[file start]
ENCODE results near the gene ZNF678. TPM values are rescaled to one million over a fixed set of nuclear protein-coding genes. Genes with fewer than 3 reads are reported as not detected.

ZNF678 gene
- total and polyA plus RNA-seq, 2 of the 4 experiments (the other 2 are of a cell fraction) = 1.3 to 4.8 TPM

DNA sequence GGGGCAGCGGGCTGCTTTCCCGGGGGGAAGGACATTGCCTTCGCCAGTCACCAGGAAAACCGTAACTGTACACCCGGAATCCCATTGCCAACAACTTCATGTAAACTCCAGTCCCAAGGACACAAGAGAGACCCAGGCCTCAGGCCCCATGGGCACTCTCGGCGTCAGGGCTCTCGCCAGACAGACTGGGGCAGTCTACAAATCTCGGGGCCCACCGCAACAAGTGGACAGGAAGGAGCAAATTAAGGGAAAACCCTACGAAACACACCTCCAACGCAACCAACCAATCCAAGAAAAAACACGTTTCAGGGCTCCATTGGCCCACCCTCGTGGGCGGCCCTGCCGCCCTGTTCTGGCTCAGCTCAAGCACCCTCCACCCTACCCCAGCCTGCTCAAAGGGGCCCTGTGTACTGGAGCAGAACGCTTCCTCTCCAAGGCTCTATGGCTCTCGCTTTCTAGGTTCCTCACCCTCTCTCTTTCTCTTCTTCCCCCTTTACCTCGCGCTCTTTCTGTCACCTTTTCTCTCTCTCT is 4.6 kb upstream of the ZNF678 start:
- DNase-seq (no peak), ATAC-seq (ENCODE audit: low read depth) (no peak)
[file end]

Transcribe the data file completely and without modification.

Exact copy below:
ENCODE results near the gene ZNF678. TPM values are rescaled to one million over a fixed set of nuclear protein-coding genes. Genes with fewer than 3 reads are reported as not detected.

ZNF678 gene
- total and polyA plus RNA-seq, 2 of the 4 experiments (the other 2 are of a cell fraction) = 1.3 to 4.8 TPM

DNA sequence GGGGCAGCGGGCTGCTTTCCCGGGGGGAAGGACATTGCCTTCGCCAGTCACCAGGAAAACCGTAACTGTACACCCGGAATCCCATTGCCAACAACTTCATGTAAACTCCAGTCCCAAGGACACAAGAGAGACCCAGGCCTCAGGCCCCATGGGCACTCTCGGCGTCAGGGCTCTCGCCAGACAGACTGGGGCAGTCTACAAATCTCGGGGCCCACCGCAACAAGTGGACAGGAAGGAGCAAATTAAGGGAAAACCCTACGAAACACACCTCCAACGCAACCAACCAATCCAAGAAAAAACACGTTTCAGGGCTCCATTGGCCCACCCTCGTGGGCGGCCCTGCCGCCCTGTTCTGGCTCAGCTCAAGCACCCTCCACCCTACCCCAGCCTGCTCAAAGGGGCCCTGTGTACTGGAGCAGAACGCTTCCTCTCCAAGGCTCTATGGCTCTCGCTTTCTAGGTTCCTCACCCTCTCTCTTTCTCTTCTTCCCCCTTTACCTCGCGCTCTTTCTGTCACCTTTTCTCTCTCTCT is 4.6 kb upstream of the ZNF678 start:
- DNase-seq (no peak), ATAC-seq (ENCODE audit: low read depth) (no peak)